Appendicitis can be a difficult clinical diagnosis, and physicians turn to technology to reduce the number of unnecessary appendectomies. In this prospective study, two Japanese surgeons report 21 months’ experience using ultrasound (US) to diagnose acute appendicitis in children aged 15 years and younger.

Overall, 165 children were evaluated for abdominal pain (86 girls; median age, 10.6 years; 4 obese). Disease severity was graded; patients with grade I (early) or II (suppurative) appendicitis received conservative treatment (antibiotic therapy). Patients with grade III (severe suppurative/gangrenous) or IV (gangrenous) appendicitis had surgery.

US findings were positive in 93 patients (7, grade I; 17, grade II; 41, grade III; and 28, grade IV). Of the 24 patients in grades I and II, 22 were treated conservatively as planned; 2 underwent appendectomy because their parents refused conservative treatment. In the 22 treated conservatively, symptoms resolved in a mean of 4.2 days, but 6 patients had recurrence and surgery 1 to 13 months later. All 69 patients with grade III or IV disease had surgery, and no normal appendices were removed. On pathologic exam, 15 appendices were seen to be perforated.

Thirty-four patients had clinical diagnoses of appendicitis (presence of both rebound tenderness and muscle guarding). Three of these patients avoided surgery as a result of correct negative US findings, and eight patients without a clinical diagnosis underwent appendectomies after correct positive findings. The authors conclude that US identified patients who required surgery and permitted conservative treatment for mild appendicitis.

Comment ▸

I discussed this paper with a pediatric surgeon who observed that the success of ultrasound diagnosis of appendicitis is highly operator dependent. The authors acknowledge this point, and they performed their own US examinations in this study. They note that US is difficult in obese patients, which may limit its use in this country. It is not yet time to make US the gold standard for diagnosing appendicitis. I was intrigued by the conservative treatment of mild appendicitis but would like to see more data before adopting this nonoperative approach.

William P. Kanto, Jr., MD

Published in Journal Watch Pediatrics and Adolescent Medicine December 13, 2004

Appendicitis: problems inside and outside the hospital ▸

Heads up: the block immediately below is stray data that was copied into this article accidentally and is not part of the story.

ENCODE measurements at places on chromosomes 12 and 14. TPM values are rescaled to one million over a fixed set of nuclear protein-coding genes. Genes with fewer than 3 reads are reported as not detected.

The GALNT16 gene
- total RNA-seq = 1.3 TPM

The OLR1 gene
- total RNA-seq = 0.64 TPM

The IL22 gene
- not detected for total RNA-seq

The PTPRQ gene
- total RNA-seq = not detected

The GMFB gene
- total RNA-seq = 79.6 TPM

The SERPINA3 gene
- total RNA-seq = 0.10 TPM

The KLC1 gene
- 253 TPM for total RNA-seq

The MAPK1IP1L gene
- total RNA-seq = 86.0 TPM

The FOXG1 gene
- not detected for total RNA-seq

To investigate factors related to negative appendectomy and appendiceal rupture, the most frequent complications in suspected appendicitis, researchers retrospectively reviewed 24,411 appendectomies performed in children (age range, 5 to 17 years) at 36 children’s hospitals.

The median negative appendectomy rate was 3% (range, 1%–12%); it was lower in the 5- to 12-year age group than in the 13- to 17-year age group, and it was unrelated to health insurance or race. Girls had a 58% greater risk for a negative appendectomy than boys, and older girls had a greater risk than younger girls. For every 1000 appendectomies performed at any hospital, the rate of negative appendectomies decreased by 50%. The median appendiceal rupture rate was 35% (range, 22%-62%). A greater risk for appendiceal rupture was found in Asian children and in children with public health insurance. Hospital volume of appendectomy was not related to rupture. There was no relation between the rate of negative appendectomy and the rate of appendiceal rupture.

Comment ▸

This fascinating analysis points out the need to improve early diagnosis and access to medical care before presentation at the hospital. The rate of appendiceal rupture is unacceptable and cannot be addressed by improved hospital performance. The rate of negative appendectomy is affected by gynecologic symptoms in adolescent girls, but this rate can and should be reduced by referring children who may need appendectomy to hospitals with high volumes of this procedure.

F. Bruder Stapleton, MD

Published in Journal Watch Pediatrics and Adolescent Medicine December 13, 2004